The first nuclear power facility providing electricity to the U.S. power grid is nearing the final steps of dismantling.
The U.S. Army Corps of Engineers proposed in Dec., 2019 to fully remove the SM-1 Reactor Facility at Fort Belvoir in Fairfax County, Virginia, and remove any remaining structures and equipment.
Opened in 1957, the SM-1 nuclear reactor primarily trained nuclear operators and technicians, approximately 800 personnel throughout its life. It was decommissioned in 1973.
The Army Corps of Engineers began dismantling the plant over 40 years ago when they removed a majority of the radioactive material, including nuclear fuel, control rods and radioactive waste. Those materials were taken to a storage site in South Carolina.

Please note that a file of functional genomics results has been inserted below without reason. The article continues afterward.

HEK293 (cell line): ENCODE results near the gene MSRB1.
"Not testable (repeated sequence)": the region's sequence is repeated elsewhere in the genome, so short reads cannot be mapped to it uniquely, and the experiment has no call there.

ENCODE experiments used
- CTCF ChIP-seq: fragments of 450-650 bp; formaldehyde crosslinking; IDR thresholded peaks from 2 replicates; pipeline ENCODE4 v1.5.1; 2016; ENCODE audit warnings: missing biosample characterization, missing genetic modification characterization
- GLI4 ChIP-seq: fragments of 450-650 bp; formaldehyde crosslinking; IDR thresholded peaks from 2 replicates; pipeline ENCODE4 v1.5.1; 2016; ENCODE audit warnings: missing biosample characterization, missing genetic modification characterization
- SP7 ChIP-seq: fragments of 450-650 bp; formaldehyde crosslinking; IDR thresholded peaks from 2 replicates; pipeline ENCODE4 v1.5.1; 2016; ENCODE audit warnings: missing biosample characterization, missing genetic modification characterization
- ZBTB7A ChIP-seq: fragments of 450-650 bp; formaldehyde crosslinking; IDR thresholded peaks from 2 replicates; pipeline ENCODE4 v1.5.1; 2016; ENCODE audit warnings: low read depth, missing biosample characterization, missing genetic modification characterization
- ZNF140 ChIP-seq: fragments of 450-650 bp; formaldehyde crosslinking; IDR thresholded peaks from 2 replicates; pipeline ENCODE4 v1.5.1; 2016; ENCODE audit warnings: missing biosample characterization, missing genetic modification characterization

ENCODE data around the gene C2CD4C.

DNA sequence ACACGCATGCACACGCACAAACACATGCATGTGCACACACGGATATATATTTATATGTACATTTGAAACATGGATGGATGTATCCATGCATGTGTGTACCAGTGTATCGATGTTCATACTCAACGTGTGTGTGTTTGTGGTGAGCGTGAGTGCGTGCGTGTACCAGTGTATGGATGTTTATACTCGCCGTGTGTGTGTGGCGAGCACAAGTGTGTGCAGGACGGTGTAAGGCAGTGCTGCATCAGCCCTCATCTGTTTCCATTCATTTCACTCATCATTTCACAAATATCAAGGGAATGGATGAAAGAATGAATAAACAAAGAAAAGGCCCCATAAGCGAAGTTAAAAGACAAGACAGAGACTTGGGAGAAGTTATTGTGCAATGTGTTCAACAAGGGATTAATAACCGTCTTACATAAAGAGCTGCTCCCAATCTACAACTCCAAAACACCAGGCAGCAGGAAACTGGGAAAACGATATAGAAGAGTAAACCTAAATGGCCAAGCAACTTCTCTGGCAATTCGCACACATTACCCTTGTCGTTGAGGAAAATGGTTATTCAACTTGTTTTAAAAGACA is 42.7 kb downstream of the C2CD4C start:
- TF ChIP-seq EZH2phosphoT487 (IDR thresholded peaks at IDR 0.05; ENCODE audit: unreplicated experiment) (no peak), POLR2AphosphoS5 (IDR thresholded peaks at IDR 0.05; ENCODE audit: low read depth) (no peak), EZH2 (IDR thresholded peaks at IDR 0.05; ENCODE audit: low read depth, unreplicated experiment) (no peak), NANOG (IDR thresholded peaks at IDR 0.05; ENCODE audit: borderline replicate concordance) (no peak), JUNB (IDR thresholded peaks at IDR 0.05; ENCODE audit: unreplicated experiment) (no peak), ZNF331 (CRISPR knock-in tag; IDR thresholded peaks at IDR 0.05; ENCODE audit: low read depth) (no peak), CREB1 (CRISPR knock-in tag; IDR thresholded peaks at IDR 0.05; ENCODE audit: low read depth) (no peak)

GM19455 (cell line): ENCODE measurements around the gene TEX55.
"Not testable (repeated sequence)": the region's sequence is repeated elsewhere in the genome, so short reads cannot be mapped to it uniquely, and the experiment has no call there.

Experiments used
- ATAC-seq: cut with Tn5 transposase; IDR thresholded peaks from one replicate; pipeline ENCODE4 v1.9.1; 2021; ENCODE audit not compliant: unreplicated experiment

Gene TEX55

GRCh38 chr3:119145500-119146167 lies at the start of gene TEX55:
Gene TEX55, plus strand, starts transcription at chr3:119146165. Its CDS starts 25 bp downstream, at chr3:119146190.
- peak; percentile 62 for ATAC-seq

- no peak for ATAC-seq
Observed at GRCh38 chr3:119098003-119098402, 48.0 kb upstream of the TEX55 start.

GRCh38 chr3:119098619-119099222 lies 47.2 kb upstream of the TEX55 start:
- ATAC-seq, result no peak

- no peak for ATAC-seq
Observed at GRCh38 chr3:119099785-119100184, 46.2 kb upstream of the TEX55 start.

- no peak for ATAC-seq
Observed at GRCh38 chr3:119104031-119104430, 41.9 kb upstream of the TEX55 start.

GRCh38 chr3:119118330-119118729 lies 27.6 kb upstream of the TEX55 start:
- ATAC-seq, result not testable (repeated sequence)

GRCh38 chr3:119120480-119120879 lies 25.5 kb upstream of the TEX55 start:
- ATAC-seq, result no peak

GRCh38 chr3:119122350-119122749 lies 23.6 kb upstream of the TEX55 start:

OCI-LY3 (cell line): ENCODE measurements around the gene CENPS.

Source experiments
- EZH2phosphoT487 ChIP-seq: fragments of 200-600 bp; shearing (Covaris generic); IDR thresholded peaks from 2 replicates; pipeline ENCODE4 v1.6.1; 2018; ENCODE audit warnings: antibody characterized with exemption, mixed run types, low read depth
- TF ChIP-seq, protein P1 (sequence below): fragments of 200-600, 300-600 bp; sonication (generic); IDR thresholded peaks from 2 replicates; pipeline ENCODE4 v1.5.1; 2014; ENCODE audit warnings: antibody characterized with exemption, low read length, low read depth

After deactivation, the SM-1 facility was used as a museum in the 1980s to highlight the Army Nuclear Power Program before it closed.
Remaining buildings include the reactor plant as well as many labs that were on the site, which will all be removed along with any radioactive contamination exceeding regulatory level.
The USACE said in a statement, “We want to take this opportunity to emphasize that safety is the team’s number one priority for this project.”
The Army Corps of Engineers reports that there is little to no danger of radioactivity on the site once the facility is removed.
An environmental assessment determined that the site had no significant negative impacts and the land would have unrestricted use when returned to Fort Belvoir.
The project will now go out to bid and is expected to begin in 2021 with an end date of 2025 in mind.
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